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An American Family History

Richard Everett and Elizabeth Clare

 
Hempstead, Queens (now Nassau) County, New York
 
 
Everett is also spelled Everetm Everette, Everit, and Everitt.
 

Eastern Long Island was settled at Southold by English Puritans on October 21, 1640. Western Long Island was Dutch. The Conklins and other related families owned the entire area in the 17th century. The Dutch granted an English settlement in Hempstead (now in Nassau) in 1644. In 1664, the Dutch colony of New Amsterdam became English and was renamed New York.

Richard Everett married Elizabeth Clare in Hempstead, Queens (now Nassau) County, New York.

Abraham Everett was born in 1693.

Richard Everett was born in 1695.

Mary Everett Oxley was born on June 16, 1697.

When the 1698 census in Hempstead was taken, Richard Everit, Elizabeth Everit, Prissilla Everit, Abraham Everit, Richard Everit and Mary Everit were listed.

Richard's “ear-mark" for cattle was registered at Hempstead in 1714, and inherited by his son, George, on January 8, 1722/23.

George Everett was born in 1700.

Hannah Everett van Gelder was born in 1702.

Nicholas Everett was born in 1704.

Richard died in February, 1721 in Hempstead.

Cattle were vital to a household and an important legacy.
Unweaned cattle are calves.
Female cattle are heifers and cows (had a calf).
Male cattle are steers (castrated) and bulls.
Oxen
are trained draft animals and are often castrated adult male cattle.

Queens County, New York is on Long Island. Jamaica was called Rustdorp by the Dutch. It was originally settled by English settlers from neighboring Hempstead. Hempstead was founded in 1644 by emigrants led by Reverend Richard Denton. Jamaica and Hempstead are now in Nassau County.

Old Style Calendar
Before 1752 the year began on Lady Day, March 25th,. Dates between January 1st and March 24th were at the end of the year. Old Style (O.S.) and New Style (N.S.) are used to indicate whether the year has been adjusted. Often both dates are used.

Alcohol played a significant role in the daily lives of colonists; even children. They feared polluted water and believed in alcohol's nourishing and medicinal properties.

 

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25 Dec. 1680; Bill of sale of Land in Jamaica, Queens, New York by William Creed to Richard Everett.

Twenty Acres of Upland, laying on the West side of Thomas Wiggins Sr. his lot and
on the East side of Thomas Wellins lot in the town of Jamaica. Also five acres of meadow lying on the West neck, which is the same five acres which John Oldfield laid out for Mr. C. Cornelius of Bushwick,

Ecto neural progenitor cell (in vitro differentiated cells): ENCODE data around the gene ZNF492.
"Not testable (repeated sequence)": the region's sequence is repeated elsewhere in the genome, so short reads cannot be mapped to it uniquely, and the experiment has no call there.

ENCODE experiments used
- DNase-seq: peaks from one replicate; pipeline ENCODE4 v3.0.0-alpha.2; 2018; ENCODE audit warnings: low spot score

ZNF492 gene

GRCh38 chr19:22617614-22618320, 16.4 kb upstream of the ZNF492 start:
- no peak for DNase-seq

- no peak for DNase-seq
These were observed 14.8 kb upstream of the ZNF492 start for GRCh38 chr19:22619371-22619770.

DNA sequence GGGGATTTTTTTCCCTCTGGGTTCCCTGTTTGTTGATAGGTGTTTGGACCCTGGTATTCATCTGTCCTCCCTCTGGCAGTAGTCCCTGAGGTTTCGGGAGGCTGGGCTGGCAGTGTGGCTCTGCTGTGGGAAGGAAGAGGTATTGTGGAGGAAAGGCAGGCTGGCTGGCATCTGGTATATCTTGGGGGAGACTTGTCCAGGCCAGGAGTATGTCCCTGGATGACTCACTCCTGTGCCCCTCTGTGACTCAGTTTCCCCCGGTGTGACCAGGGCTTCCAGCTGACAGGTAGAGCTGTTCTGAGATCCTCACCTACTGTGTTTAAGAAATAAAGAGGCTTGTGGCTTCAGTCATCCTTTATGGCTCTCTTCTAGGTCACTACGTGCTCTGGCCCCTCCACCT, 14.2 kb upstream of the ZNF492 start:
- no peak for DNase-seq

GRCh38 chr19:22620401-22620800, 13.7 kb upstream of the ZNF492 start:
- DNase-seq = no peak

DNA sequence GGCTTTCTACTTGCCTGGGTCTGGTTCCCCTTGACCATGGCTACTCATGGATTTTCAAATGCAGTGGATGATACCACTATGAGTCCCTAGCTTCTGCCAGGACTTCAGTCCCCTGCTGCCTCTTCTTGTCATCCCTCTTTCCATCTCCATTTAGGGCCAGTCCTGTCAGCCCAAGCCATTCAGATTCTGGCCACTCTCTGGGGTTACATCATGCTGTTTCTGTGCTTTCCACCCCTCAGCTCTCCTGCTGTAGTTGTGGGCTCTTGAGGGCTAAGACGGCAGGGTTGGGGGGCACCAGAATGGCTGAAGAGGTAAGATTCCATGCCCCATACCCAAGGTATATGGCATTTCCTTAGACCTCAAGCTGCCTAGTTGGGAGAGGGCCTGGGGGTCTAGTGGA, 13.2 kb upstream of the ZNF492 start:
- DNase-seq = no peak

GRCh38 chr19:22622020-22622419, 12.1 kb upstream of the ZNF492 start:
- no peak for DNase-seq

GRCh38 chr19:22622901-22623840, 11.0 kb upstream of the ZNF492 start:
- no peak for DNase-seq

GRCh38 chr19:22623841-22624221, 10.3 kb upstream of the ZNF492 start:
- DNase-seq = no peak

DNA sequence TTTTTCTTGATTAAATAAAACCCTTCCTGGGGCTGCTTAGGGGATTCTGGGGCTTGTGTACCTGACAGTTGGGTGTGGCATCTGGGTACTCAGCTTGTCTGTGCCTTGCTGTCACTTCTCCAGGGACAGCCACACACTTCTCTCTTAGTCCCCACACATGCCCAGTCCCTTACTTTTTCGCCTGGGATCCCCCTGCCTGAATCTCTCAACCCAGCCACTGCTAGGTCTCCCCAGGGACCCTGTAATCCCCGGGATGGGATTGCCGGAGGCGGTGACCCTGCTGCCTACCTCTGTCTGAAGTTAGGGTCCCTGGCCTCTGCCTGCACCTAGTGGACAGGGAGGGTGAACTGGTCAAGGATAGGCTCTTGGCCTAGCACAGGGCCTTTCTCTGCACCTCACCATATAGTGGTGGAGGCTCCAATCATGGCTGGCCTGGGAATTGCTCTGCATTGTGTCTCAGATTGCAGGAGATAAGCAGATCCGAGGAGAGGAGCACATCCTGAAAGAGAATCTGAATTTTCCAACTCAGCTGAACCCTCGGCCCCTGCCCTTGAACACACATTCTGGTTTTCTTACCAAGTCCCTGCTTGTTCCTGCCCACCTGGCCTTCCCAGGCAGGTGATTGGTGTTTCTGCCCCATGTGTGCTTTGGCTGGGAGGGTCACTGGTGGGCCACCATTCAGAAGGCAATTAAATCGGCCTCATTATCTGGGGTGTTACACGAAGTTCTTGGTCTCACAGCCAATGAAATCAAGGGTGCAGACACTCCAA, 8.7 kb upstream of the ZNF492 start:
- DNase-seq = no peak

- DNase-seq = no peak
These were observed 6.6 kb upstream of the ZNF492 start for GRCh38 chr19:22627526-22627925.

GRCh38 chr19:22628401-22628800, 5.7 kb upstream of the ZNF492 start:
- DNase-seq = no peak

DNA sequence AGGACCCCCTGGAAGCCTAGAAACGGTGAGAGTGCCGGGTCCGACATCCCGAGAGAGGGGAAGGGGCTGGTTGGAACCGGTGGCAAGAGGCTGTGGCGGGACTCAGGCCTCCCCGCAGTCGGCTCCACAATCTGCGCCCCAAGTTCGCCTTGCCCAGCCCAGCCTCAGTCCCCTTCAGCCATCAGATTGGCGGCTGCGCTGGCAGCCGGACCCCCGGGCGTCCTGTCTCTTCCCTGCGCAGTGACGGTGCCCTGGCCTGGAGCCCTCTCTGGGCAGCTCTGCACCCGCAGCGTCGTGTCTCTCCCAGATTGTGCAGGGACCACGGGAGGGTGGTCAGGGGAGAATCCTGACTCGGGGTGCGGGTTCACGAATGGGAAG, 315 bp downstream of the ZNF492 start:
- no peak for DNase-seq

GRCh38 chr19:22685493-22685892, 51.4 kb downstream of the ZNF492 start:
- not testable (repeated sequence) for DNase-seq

except the five acres of meadow that I saved for myself and my heirs.
Signed by William Creed, and delivered in the presence of William Taylor, Peter Smith, and Nathaniel Denton, Town Clerk.

 
 
 
Estate inventories give us a glance into the home life of Colonial Americans.

The Saint Nicholas Society of the City of New York, Volume 2

Richard Everit of Jamaica, who was a patentee in 1656, one of the very first town magistrates in 1659, and active in many public matters, seems to have lived until early in 1668, as on September 4th of that year an administrator was appointed.

His wife was Elizabeth Clare, sister of John Clare, of Jamaica, and he had at least four children, Richard being the eldest. . .

In 1658 Richard Everit is taxed for six acres of land at Hempstead. He had no house nor cattle on it and was taxed merely for meadow land and “fower gattes." This land seems to have been granted in the general allotment of that year, but Richard, Senior, may have been just adding to land owned before going to Jamaica, or Richard, Junior, may have been starting out as a landowner.

The Hempstead census of 1698 shows a Richard Everit, with wife, Elizabeth, but children with dissimilar names (although always a Richard!) than those of Richard of Jamaica, and this may well have been the son of Richard, Senior. His “ear-mark" for cattle was registered at Hempstead in 1714, and inherited by his son, George, on January 8, 1722/23.

A Richard Everit (also Everitt) died intestate in 1764, when his son, Clear, was appointed administrator. John Clare, of Jamaica, in his will, dated and proved in 1720, left land not only to Richard, eldest son of his sister, Elizabeth Everit, but after the death. Of his wife practically all his real property was to go “to my cousin Richard Everit during his life and after his decease to his son Clare." Just who this Richard was is not certain, but he was surely one of the Jamaica family. The son’s name is more usually spelled Clear, rather than Clare, but does not seem to have been St. Clair, as sometimes thought.